How to Start a Blog Carnival: Five Tips from Experience
As the founder of the Carnival of Nonprofit Consultants, I’m happy to see that the success of this carnival has inspired two of our participants to start their own carnivals. Sean Stannard-Stockton at Tactical Philanthropy started The Giving Carnival and Michele Martin at the Bamboo Project started the Wiki Carnival.
A quick web search will uncover the basics on starting a carnival (there’s even a new Blog Carnival Tips Blog). I’d like to offer some not-so-obvious tips.
1. Use BlogCarnival.com to manage your carnival. At first, I was updating my own list of past and future editions on my blog as well as the BlogCarnival list, and it was a pain. BlogCarnival has a widget now that lets you add their schedule to your blog. It works great — see it in action here. I highly recommend using BlogCarnival’s tools to manage your carnival. I update the Carnival on their site and the changes automatically appear on mine. Plus, it’s where everyone interested in carnivals will go, so you want to be listed there so new contributors and readers can find you easily.
2. Give your carnival its own feed. If your carnival will move around to other blogs, readers will easily lose track of it. I created a Carnival of Nonprofit Consultants category within my blog and when each edition of the Carnival is posted by the week’s host, I create a post on my blog in that category. Nothing goes into that category but the Carnival posts (not even this post).
I then created a separate feed at FeedBurner just for that category of my blog. This way, people who want the Carnival of Nonprofit Consultants can get it each week without having to also subscribe to the rest of my blog or the blogs of all of our hosts. People who subscribe to my blog as a whole also get the Carnival, since it’s one of my categories. Readers could just check the Carnival home page or BlogCarnival.com each week, but a separate feed is much more reader friendly. As of today, 85 people have subscribed to the Carnival of Nonprofit Consultants feed.
3. Create a central submission process, no matter who is hosting. Keeping track of a carnival can be tough for contributors too. If you use BlogCarnival.com, you’ll get a submission form page like this one for the Carnival of Nonprofit Consultants. I also recommend creating a separate email account just for your carnival. This way contributors will know exactly where to send their posts each week, even if they don’t remember who is hosting. Your BlogCarnival.com submission form results can also be sent there automatically. Then give your hosts access to the email account and they will have all the posts for that week in one place.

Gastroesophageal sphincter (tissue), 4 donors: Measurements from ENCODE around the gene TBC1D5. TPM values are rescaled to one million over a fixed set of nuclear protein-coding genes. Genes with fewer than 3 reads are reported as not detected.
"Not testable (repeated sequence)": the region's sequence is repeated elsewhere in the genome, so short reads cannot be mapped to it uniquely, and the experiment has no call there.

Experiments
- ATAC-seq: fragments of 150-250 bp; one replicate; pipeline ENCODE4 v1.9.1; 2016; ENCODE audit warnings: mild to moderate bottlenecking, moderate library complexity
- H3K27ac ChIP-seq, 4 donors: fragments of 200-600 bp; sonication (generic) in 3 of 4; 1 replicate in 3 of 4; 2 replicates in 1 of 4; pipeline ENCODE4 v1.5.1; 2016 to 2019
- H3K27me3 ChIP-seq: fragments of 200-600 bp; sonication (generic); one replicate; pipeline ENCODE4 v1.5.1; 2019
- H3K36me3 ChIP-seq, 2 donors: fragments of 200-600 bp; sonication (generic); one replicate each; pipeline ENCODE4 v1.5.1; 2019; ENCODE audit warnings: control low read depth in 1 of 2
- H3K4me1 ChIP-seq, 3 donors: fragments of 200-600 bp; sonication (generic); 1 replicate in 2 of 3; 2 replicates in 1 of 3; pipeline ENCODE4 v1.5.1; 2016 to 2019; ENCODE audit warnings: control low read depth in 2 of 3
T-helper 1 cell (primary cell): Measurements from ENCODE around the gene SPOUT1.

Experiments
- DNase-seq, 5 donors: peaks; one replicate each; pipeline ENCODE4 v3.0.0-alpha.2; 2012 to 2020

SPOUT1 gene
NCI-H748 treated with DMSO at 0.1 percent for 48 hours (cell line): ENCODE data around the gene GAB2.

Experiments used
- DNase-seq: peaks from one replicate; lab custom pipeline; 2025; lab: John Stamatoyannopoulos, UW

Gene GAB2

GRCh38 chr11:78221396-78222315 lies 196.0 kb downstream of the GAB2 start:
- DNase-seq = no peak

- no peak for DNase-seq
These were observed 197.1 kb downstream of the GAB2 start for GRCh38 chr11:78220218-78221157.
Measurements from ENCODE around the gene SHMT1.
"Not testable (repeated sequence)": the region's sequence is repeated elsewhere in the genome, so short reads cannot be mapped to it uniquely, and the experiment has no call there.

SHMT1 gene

4. Create a contributors’ mailing list. We are all busy, and people need to be reminded about your Carnival deadlines. One way to do that is to create a contributors’ email list that people can subscribe to on their own. I send one message a week to the list, which currently has 36 subscribers, with a reminder about the deadline, who is hosting that week, and any theme for the week. We limit the Carnival of Nonprofit Consultants to seven posts a week, so if a third of the people currently subscribed respond each week, the host has plenty to pick from. I use IntelliContact to manage this list.
5. Limit the number of posts per edition. Lots of carnivals print everything they receive each week, and if the goal of your carnival is passing out link love, then that’s great. But if you have a more specific goal in mind, like compiling the best of the blogosphere on a specific topic each week, you need to be more selective. Keeping the number of posts relatively small also makes hosting the carnival much easier. Readers also know that they are getting a manageable chuck of information to digest, instead of some massive link list they will never get through.
In closing, I want to give a shout out to The Tarheel Tavern, which is the first blog carnival I ever submitted to. The Tarheel Tavern is a carnival of North Carolina bloggers and inspired me to start the Carnival of Nonprofit Consultants. If you live in NC, please join us and if not, stop by the Tavern anyway — it’s always an eclectic group!